A sparsely populated zoo in winter.
This is one of the two major zoos operated by ZSL, but is nothing like its sister London Zoo. Zoos have their own strengths. At London Zoo, it is the indoor enclosures like the rainforest house. Whipsnade, on the other hand, is absolutely enormous, more like a safari park, and the outdoor enclosures are where it excels. Sadly, we visited at the wrong time of year, and the icy weather meant that many animals were in their winter slow-down, and half of the zoo was empty.
As reptile keepers ourselves, we were hoping to enjoy the reptile house, but I think a lot can be said by the total lack of pictures that I took in there. This gallery therefore concentrates instead on the animals that were braving the British cold.
- White-faced saki monkey, from South America.
- Alpaca. Looks like this one is called Dick. Maybe he deserves it.
- Fred the llama.
- Fred with Monday and Winnie, the southeast Asian zebu.
- Picchu and Fred. Still llamas. In case you forgot.
- Indian elephant in the pen. They also have a huge paddock.
- Elephant calf.
- Mara, a South American rodent. Despite the zoo being divided into geographic areas, these don't seem to care, and roam freely throughout the parkland.
- Resting maras.
- Indian rhino. Well, the sign claims they are actually Nepalese. I wonder if the rhinos know.
- Nepalese rhino is not impressed with being called Indian. "Right, I'm off!".
- Indian rhinos of Nepal.
- Bactrian camels, the type of camel that can cope with extremely cold conditions of the Asian mountains. Britain never gets as cold as the natural habitat of these animals; -40°. Britain also never gets as hot as the 40° of their natural habitat's summer.
- Sloth bear, from India. Or maybe this one is from Nepal too.
- Tiger. Taken through horribly hazy perspex, so this picture needed a lot of tweaking to make it look reasonable. It is not my favourite picture; it is, frankly, rubbish. But you can look at it anyway.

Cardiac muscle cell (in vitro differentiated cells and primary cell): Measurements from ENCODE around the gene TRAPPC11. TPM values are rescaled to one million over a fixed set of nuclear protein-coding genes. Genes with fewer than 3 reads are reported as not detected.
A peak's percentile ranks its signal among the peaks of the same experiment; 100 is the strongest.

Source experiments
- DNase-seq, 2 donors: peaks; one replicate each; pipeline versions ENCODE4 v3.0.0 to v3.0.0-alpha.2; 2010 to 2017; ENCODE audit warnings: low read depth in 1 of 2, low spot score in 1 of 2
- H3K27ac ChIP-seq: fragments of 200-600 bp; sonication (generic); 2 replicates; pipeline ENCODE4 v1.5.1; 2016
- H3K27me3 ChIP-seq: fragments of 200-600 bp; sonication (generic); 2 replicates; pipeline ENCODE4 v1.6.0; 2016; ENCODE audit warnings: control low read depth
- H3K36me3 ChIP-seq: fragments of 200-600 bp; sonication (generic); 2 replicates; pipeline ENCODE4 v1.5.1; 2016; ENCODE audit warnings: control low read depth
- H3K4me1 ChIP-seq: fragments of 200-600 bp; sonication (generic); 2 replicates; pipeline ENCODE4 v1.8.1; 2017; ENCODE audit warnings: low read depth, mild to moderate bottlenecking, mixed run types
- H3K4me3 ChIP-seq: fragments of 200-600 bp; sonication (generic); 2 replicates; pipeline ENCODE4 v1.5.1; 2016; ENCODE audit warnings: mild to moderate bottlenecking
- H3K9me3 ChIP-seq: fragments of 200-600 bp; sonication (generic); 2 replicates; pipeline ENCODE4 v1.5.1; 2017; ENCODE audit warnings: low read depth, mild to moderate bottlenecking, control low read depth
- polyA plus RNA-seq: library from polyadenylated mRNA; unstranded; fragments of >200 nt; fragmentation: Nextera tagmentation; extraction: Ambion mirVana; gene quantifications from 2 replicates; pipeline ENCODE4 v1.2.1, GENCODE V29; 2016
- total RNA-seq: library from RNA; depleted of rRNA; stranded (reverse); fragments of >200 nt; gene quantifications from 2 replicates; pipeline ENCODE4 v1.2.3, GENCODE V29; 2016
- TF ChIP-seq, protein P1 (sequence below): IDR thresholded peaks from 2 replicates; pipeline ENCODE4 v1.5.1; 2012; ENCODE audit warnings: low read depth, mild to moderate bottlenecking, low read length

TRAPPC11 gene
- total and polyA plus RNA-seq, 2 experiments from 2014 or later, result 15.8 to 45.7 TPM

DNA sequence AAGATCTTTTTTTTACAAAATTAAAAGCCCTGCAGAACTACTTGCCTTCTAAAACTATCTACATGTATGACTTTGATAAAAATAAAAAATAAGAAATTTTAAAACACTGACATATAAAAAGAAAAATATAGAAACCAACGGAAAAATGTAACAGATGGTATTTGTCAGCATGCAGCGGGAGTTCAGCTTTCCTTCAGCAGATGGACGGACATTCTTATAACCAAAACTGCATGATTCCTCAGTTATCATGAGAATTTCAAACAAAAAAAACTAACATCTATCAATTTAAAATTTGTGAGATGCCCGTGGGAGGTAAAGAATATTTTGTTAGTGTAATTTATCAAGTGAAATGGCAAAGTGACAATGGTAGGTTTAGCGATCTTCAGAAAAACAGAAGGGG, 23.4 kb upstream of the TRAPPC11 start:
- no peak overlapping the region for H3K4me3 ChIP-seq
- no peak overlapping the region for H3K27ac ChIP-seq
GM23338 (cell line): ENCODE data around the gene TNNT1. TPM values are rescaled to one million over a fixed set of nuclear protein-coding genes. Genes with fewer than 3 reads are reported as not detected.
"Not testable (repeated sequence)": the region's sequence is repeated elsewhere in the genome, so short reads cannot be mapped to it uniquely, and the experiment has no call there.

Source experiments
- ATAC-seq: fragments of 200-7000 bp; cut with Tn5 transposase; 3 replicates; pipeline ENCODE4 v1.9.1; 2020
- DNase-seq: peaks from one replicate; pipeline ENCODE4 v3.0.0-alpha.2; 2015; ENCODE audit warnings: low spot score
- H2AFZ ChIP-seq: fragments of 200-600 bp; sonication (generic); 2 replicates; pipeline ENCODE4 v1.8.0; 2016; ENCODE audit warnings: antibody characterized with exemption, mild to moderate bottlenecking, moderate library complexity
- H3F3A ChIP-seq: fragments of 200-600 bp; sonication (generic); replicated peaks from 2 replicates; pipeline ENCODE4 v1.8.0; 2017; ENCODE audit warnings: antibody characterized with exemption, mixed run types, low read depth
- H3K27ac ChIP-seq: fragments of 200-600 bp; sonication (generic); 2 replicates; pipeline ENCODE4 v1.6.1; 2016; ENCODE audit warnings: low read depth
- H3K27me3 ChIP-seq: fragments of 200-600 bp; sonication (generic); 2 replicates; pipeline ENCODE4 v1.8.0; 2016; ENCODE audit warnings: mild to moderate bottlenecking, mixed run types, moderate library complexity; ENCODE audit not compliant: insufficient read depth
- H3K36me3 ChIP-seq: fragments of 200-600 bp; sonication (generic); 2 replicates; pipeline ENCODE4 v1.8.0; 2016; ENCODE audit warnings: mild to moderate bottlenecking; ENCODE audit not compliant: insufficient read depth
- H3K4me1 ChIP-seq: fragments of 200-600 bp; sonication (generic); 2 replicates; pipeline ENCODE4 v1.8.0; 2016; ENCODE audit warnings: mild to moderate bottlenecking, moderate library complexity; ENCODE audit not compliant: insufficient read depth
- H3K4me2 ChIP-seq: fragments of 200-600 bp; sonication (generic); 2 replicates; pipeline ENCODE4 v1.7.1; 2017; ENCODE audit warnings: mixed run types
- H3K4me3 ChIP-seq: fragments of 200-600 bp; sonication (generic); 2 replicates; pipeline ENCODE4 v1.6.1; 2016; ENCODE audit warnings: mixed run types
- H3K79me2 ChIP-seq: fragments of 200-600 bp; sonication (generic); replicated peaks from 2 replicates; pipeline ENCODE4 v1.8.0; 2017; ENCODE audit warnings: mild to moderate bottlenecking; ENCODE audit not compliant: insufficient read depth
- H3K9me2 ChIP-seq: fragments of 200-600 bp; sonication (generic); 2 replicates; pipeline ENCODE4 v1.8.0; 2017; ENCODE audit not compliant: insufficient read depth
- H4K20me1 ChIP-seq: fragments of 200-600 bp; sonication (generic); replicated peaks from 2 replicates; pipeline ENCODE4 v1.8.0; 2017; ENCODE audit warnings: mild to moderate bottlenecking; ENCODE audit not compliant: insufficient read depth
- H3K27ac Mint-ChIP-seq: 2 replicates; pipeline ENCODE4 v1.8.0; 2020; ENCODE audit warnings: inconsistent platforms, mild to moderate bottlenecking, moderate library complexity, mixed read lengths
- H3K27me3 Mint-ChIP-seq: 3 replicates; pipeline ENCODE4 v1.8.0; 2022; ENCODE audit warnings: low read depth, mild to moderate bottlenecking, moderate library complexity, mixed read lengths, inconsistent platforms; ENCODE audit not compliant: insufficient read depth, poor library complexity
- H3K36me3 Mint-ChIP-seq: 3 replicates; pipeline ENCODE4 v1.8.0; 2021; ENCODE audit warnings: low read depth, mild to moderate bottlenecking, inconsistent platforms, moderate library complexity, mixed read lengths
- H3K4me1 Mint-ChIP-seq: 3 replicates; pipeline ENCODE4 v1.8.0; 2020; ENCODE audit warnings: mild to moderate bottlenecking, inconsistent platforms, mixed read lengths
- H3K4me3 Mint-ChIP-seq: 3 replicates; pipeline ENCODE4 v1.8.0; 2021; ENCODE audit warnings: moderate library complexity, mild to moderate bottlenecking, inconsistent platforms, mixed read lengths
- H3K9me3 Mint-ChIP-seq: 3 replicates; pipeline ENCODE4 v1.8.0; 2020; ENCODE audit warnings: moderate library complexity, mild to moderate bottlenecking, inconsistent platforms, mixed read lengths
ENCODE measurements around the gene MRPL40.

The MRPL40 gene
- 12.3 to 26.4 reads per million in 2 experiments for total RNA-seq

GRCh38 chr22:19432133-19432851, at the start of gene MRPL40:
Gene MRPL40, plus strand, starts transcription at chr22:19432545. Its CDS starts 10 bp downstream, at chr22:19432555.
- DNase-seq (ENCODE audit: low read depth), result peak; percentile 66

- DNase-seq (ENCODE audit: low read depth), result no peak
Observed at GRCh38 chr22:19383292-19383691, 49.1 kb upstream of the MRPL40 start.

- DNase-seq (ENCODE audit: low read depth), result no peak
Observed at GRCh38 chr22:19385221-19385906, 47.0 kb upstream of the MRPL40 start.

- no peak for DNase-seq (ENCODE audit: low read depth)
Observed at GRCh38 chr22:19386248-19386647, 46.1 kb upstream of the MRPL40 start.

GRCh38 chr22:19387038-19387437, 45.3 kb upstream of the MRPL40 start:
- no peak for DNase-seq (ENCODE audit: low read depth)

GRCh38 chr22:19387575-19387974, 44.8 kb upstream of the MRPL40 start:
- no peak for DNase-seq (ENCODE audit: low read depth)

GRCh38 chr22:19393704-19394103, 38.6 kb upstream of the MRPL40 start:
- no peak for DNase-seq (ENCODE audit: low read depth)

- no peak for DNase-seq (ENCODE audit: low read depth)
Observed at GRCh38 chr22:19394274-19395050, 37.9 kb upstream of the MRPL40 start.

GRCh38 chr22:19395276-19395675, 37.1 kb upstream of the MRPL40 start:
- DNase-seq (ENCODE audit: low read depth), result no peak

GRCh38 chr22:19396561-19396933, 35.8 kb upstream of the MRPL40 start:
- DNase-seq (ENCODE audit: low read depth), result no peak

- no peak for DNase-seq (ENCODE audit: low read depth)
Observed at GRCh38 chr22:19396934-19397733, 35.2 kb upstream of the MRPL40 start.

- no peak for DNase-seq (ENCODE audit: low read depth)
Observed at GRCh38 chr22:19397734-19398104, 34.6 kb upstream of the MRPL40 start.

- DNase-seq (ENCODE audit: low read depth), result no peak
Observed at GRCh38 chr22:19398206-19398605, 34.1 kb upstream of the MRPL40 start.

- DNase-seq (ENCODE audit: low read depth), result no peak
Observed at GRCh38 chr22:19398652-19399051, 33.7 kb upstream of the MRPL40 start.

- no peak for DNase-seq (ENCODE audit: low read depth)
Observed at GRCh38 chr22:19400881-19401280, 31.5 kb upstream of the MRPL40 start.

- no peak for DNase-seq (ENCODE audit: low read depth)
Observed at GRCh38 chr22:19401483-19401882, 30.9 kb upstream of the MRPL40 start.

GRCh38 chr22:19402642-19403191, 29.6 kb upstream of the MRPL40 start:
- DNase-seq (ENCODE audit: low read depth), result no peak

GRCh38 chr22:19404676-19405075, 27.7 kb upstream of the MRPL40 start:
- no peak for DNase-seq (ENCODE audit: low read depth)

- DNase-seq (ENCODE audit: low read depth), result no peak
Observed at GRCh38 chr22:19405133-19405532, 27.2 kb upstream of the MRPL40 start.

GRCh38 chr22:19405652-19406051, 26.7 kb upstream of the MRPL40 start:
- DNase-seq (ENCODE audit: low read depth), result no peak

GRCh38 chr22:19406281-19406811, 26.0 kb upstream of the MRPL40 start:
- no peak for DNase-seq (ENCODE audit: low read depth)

- Cheetah coalition in the African zone. The cheetah enclosure is one section of the zoo that looked really well done, giving the animals places to hide but still be visible, and actually feeling like a lot of effort had gone into making it look good.
- Cheetah sentry.
- The better hide, made from dried mud, so it looked like a natural hollow. That is a very relaxed sentry.
- Hippo mother and baby.
- Lioness on guard. This was another well done enclosure, using one-way glass to keep the lions comfortable, while making them very easy to see. They had chosen to rest right beside the glass, waiting for the photographers.
- Lion pride, doing what lions do.
- Male lion, clearly the African version.
- Sleeping lioness.
- I was asleep. Until you came along.
- Reticulated giraffe.
- The European moose. This could also be called a Eurasian elk, but then that makes it easy to confuse with the American elk, which is a totally different animal. So it's a moose. These are another animal that can cope with extremely cold conditions, and Britain is never too cold.
- Wolverine, another animal that can cope with the cold conditions of the Scandinavian mountains; Britain is no problem. I have seen their footprints crossing a Norwegian glacier. These are relatives of weasels, badgers and otters.
- Wallaby. What are you doing here in the Europe zone?
- Eurasian lynx, the largest of its family, and the largest wild cats in Europe. These cope with the Carpathian Mountains, Alps, Scandinavian mountains and Siberia. Britain is a luxury.
- Spotted version of the Eurasian lynx, cleaning its paws. It is a wild cat, after all.